Thirty years of faulty dietary advice that urges people to adhere to a low-fat, low-cholesterol diet is dangerous for the fight against obesity, a health charity in the United Kingdom warned.

The country is facing an obesity epidemic that poses the same threat as natural disasters or terrorist attacks, England's Chief Medical Officer Dame Sally Davies said in December last year. Efforts to curb obesity are therefore urgent and important.

But a new report by the National Obesity Forum (NOF) and the Public Health Collaboration says the country's focus on low-fat diets fails to address the obesity crisis, arguing that eating fat does not make a person fat.

With that, researchers are calling for a major overhaul of official dietary guidelines, suggesting that the public return to fish, meat and dairy, as well as high-fat food such as avocados.

Proponents Of The Report

The new report argues that the low-fat, low-diet policy in the UK, which has been implemented since the 1980s, was based on "flawed science" and even resulted in increased consumption of carbohydrates and junk food.

Professor David Haslam, chair of the NOF, said guidelines that recommend high-carbohydrate, low-fat diets are considered the universal panacea but are deeply flawed.

Haslam, who is a full-time general practitioner and a physician in obesity medicine, said current efforts to curb obesity have failed.

Evidence suggests that obesity levels in the UK are higher than they have ever been and show no reduction despite the best efforts of scientists and the government, he said.

Consultant cardiologist Dr. Aseem Malhotra said dietary guidelines that promote low-fat food continues to be perpetuated.

"[This] is perhaps the biggest mistake in modern medical history," said Malhotra, adding that it often results in devastating outcomes for public health.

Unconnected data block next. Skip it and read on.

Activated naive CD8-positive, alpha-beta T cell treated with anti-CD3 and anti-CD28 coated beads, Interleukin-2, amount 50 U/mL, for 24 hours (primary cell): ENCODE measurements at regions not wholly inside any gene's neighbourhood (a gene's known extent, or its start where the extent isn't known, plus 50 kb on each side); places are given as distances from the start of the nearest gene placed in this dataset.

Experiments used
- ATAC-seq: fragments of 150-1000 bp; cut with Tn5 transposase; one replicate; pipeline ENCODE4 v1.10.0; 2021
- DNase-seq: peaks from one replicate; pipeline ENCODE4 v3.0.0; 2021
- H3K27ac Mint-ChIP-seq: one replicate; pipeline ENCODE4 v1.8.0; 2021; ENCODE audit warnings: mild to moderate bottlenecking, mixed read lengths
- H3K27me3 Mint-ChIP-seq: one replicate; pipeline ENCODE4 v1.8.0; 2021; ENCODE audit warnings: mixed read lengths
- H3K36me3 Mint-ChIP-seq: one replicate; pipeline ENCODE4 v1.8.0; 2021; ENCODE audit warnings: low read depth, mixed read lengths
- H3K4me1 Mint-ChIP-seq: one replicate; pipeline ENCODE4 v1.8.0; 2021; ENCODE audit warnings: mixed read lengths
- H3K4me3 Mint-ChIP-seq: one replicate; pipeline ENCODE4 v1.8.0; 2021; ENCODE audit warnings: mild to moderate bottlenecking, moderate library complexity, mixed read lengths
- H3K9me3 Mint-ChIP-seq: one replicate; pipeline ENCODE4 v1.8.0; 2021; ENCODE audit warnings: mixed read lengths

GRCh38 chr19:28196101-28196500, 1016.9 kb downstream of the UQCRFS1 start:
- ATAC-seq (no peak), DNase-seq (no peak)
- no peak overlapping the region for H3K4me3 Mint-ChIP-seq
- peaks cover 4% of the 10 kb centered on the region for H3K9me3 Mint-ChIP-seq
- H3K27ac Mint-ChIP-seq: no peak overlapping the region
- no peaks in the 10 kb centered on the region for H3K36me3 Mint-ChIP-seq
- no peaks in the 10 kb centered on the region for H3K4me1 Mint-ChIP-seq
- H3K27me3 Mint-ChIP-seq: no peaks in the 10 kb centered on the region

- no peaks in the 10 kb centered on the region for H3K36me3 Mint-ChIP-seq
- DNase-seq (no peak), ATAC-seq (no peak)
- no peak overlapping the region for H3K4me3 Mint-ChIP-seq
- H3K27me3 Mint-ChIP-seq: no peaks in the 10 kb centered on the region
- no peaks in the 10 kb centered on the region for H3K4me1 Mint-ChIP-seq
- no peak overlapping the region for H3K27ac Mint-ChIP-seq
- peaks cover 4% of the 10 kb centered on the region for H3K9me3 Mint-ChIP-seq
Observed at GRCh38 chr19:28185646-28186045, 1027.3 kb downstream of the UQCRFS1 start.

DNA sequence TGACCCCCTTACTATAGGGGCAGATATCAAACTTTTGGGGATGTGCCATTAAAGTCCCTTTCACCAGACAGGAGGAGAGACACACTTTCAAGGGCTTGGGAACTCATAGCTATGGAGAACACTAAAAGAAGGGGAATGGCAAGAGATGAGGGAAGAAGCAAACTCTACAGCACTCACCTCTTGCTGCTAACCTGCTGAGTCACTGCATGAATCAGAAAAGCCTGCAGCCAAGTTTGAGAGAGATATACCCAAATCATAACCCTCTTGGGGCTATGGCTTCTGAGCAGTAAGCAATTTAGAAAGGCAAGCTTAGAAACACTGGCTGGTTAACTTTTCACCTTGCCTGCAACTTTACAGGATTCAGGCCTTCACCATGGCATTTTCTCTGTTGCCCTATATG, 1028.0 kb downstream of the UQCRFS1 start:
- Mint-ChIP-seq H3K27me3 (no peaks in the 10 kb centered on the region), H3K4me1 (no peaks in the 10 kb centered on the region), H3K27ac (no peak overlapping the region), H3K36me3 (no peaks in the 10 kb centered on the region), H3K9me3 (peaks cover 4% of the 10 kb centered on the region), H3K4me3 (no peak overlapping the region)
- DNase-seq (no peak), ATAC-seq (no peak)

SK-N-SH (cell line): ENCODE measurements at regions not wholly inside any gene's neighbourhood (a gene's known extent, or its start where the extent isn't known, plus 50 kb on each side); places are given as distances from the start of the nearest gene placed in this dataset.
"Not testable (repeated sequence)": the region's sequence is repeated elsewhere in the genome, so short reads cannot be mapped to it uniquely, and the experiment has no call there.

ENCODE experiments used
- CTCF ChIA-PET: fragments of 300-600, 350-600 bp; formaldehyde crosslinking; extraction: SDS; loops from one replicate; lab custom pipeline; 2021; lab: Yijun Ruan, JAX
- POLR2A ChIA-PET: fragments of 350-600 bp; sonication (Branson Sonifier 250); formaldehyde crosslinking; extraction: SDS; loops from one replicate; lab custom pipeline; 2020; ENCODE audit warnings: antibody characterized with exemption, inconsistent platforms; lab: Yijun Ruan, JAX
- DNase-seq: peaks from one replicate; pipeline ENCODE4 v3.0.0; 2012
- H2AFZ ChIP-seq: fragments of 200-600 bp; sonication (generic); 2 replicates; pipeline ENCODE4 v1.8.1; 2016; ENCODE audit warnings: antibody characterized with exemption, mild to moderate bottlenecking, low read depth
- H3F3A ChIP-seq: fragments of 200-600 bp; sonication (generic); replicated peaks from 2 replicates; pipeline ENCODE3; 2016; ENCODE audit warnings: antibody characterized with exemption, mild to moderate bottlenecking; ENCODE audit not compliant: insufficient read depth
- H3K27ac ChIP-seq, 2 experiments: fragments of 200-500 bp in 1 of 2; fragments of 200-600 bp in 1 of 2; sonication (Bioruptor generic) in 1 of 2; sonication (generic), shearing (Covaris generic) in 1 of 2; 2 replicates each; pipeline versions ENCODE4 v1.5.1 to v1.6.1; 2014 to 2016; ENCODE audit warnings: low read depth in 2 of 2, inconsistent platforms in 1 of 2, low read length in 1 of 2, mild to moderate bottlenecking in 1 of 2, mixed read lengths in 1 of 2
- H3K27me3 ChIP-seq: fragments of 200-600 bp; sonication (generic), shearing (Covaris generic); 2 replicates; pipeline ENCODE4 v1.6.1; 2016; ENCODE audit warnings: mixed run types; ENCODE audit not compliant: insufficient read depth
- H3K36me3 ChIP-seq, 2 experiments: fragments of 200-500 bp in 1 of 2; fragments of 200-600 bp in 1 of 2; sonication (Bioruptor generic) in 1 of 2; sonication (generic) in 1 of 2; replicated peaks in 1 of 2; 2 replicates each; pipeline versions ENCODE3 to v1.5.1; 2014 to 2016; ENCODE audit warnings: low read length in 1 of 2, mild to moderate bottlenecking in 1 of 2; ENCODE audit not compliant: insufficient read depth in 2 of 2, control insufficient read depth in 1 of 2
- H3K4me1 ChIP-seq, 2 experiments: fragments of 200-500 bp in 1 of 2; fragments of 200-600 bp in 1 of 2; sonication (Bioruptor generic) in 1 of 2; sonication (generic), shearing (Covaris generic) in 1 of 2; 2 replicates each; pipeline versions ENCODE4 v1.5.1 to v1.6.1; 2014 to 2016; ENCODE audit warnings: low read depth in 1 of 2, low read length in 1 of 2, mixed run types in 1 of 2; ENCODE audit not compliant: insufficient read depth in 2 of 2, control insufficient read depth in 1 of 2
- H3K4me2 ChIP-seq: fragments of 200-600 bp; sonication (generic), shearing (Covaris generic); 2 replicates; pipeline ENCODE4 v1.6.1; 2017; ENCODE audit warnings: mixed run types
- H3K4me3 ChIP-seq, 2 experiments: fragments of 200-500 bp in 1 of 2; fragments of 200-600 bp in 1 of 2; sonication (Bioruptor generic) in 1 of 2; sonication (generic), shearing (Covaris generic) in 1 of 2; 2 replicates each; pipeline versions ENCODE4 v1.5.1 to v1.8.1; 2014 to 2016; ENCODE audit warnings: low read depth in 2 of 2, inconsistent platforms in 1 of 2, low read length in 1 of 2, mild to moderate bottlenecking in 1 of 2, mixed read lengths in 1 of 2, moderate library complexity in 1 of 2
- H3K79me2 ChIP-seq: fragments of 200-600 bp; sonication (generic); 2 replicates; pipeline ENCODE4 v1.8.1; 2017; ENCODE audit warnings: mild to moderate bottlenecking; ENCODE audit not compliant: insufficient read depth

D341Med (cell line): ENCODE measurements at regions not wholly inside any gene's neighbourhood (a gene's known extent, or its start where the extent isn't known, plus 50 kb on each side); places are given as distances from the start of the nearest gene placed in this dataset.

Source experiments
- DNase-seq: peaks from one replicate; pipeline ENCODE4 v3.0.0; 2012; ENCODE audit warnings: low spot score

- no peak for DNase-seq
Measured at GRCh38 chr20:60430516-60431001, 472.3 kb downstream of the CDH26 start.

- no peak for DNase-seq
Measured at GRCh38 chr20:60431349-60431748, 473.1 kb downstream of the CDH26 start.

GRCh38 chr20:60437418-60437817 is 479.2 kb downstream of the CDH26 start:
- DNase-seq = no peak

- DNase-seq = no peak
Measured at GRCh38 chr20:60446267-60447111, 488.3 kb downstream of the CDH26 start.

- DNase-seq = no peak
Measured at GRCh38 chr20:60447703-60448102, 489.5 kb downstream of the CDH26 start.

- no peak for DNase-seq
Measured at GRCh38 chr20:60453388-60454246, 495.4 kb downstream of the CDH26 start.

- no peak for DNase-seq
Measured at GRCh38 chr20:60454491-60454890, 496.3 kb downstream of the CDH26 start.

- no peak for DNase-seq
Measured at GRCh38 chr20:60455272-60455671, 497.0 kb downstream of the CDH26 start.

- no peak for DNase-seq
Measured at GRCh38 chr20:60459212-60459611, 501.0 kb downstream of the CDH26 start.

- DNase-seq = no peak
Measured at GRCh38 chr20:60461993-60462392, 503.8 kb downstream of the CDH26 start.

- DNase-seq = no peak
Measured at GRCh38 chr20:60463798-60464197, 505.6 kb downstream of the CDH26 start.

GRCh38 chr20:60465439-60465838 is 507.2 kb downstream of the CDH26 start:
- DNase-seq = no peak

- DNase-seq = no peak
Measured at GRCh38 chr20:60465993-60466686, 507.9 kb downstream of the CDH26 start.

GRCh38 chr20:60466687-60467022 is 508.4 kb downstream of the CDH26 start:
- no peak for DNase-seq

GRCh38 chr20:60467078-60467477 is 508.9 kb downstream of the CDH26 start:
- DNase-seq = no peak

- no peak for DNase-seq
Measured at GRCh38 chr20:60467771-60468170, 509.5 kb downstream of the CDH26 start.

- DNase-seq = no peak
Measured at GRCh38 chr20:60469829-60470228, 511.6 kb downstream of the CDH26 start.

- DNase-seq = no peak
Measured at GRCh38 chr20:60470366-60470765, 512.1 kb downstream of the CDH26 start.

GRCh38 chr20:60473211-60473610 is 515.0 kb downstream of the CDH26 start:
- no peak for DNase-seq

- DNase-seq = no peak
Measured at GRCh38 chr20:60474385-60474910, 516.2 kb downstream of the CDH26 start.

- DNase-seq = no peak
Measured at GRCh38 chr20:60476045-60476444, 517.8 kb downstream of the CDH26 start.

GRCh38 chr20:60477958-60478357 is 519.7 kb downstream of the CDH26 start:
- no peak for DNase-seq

Aside from the argument that eating fat does not make a person fat, the charity presented the following:

1. Counting calories is meaningless as calories from different food have different metabolic effects on the body.
2. Obesity is a hormonal disorder and cannot be fixed solely by exercise.
3. Meta-analysis indicates that saturated fat does not lead to heart disease.
4. Processed food with labels such as "lite," "low-fat," "low-cholesterol," "proven to lower cholesterol" should be avoided, as no single piece of evidence displays that reducing fat lowers risk for cardiovascular problems.
5. Snacking in between meals will make a person fat.
6. Those with Type 2 diabetes should eat a diet rich in fat instead of a diet based on carbohydrates.

The new report has also mentioned that the scientific credibility of studies that promote low-fat diets have been compromised by commercial interests.

Malhotra pointed to a report by the Public Health England (PHE) called Eatwell guide and described it as a "metabolic timebomb" rather than a dietary pattern helpful for good health.

"Don't fear fat," concluded Malhotra. "Fat is your friend."

Opponents Of The Report

The report, however, has provoked a backlash in the scientific community.

Dr. Mike Knapton of the British Heart Foundation said the new report is full of opinion and ideas without presenting a comprehensive review of the evidence.

"This country's obesity epidemic is not caused by poor dietary guidelines," said Knapton. "It is that we are not meeting them."

Professor John Wass of the Royal College of Physicians said what the public needs is a balanced diet, regular physical activity and normal healthy weight. He said referencing to selective studies is equal to misleading the public.

Another expert says the report by NOF is not peer-reviewed and does not indicate who wrote it or who funded it.

In contrast, the report by the PHE reflects evidence-based science that can be trusted, said Professor Simon Capewell.

Chief nutritionist Alison Tedstone of PHE said eating more fat and ignoring calories are "irresponsible."

Tedstone said unlike the report, which was an "opinion piece," their independent experts review all available evidence, run large-scale consultations and go to great lengths to make sure there is no bias.

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